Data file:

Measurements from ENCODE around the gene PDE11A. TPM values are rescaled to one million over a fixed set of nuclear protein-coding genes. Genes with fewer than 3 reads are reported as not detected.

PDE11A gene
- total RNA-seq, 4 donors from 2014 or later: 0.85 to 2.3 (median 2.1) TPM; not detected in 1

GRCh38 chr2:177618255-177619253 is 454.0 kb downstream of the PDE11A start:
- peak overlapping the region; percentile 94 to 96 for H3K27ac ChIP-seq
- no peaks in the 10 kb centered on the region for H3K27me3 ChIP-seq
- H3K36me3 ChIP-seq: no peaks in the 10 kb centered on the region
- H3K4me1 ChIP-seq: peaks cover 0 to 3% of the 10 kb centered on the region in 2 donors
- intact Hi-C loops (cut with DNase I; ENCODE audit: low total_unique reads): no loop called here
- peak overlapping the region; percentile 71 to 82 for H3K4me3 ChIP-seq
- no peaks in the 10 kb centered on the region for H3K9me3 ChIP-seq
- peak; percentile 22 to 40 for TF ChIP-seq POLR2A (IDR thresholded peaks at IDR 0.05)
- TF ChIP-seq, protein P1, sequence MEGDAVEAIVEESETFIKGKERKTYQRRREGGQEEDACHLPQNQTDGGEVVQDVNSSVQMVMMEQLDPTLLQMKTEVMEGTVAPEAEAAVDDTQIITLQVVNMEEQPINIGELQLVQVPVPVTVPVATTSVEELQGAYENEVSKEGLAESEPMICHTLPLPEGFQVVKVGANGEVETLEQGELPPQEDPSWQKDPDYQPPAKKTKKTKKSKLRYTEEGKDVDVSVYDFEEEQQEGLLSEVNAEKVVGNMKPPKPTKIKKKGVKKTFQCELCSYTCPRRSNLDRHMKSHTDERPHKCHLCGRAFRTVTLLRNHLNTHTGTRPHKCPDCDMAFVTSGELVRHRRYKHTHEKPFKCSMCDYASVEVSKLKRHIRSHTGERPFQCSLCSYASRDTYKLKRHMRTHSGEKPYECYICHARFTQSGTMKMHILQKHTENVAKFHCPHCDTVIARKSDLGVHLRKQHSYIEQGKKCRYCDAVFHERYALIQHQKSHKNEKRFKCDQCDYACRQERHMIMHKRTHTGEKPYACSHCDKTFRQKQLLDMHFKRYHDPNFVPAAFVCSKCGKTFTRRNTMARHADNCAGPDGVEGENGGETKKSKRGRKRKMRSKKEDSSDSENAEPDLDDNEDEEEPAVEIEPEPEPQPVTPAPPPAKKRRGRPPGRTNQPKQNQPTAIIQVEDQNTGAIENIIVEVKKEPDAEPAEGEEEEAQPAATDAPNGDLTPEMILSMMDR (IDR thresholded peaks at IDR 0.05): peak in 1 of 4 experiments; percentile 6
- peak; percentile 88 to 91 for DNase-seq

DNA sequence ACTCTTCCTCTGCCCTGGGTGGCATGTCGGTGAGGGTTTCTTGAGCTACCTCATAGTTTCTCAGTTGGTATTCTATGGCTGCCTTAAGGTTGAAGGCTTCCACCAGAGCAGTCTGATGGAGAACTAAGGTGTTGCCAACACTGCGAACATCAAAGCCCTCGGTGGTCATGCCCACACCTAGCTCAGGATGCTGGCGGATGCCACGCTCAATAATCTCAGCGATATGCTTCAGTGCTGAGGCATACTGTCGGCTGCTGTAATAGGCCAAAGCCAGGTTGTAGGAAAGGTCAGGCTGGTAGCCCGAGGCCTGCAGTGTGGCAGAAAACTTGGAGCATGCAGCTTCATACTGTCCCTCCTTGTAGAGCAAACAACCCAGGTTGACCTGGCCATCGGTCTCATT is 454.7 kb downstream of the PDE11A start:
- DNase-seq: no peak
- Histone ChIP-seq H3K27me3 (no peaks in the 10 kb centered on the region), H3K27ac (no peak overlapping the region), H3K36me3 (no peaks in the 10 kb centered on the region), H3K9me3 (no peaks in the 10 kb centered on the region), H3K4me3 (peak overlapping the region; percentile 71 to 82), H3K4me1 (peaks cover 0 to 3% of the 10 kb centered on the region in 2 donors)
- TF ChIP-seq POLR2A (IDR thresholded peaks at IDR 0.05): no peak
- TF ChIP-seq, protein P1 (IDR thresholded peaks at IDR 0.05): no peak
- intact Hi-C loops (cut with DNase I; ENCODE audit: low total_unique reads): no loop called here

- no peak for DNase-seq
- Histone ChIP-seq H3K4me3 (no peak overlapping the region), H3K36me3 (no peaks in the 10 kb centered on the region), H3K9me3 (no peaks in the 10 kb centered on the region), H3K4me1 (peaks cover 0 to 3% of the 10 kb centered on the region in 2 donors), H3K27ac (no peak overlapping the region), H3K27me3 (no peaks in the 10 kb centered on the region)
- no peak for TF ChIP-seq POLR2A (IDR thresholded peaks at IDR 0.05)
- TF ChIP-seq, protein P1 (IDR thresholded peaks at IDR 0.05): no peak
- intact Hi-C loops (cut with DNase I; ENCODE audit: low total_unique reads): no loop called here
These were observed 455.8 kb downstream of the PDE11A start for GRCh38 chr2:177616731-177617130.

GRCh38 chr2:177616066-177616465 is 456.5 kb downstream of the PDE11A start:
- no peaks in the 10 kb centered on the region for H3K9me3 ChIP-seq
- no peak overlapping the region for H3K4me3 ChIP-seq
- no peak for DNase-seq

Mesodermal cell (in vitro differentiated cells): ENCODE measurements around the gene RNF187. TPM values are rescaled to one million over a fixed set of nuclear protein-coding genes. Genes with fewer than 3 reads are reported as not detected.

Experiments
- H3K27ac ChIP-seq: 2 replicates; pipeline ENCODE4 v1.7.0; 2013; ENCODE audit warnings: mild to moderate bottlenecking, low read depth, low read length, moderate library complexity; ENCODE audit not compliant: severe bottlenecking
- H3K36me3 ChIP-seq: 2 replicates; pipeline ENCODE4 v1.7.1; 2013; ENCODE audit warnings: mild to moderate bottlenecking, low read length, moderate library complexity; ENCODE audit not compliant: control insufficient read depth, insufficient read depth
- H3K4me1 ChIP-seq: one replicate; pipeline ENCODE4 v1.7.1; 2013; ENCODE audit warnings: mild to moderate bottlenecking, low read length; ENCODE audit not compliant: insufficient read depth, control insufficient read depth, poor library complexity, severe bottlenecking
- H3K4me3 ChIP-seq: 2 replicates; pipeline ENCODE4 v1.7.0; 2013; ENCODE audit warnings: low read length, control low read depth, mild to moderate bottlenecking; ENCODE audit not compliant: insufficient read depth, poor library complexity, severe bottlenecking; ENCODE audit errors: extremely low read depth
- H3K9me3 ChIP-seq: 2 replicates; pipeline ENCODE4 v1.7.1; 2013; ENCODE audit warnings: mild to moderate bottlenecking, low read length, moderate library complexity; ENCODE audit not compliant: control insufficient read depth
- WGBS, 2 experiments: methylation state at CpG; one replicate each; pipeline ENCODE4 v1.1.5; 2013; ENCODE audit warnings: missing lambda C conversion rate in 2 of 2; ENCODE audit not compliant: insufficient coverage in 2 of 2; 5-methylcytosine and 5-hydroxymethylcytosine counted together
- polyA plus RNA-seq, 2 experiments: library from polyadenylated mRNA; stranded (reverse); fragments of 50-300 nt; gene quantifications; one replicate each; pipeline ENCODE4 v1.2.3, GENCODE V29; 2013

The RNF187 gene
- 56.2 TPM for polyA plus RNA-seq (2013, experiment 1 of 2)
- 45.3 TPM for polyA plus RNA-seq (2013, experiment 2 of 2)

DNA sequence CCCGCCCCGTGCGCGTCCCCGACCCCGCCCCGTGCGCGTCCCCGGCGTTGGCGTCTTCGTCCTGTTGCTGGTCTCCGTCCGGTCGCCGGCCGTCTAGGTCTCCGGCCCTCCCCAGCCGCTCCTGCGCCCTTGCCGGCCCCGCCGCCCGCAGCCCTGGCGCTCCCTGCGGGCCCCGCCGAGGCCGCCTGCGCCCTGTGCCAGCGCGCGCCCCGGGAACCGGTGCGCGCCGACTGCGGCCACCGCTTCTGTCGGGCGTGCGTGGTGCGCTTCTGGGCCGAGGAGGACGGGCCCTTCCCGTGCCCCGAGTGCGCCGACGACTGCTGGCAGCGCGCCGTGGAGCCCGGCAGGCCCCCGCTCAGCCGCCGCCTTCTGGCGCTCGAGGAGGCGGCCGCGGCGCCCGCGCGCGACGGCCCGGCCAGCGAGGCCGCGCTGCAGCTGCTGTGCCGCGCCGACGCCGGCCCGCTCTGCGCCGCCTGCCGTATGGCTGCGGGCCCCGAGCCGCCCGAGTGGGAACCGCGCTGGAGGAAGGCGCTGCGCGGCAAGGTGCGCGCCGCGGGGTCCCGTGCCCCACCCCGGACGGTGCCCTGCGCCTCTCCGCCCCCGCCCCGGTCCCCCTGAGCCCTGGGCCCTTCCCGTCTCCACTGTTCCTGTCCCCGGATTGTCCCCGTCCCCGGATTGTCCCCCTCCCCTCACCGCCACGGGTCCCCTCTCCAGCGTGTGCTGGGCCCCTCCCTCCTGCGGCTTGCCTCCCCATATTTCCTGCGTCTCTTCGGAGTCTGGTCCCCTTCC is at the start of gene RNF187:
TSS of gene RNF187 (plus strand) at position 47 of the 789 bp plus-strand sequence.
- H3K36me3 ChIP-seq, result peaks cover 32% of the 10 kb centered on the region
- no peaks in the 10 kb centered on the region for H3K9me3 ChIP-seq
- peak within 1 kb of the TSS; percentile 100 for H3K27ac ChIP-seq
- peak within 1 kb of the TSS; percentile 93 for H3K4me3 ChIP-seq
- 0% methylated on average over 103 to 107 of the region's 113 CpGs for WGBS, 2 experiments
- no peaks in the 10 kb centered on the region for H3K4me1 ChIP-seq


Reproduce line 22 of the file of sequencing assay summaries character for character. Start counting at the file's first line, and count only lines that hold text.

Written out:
- Histone ChIP-seq H3K4me3 (no peak overlapping the region), H3K36me3 (no peaks in the 10 kb centered on the region), H3K9me3 (no peaks in the 10 kb centered on the region), H3K4me1 (peaks cover 0 to 3% of the 10 kb centered on the region in 2 donors), H3K27ac (no peak overlapping the region), H3K27me3 (no peaks in the 10 kb centered on the region)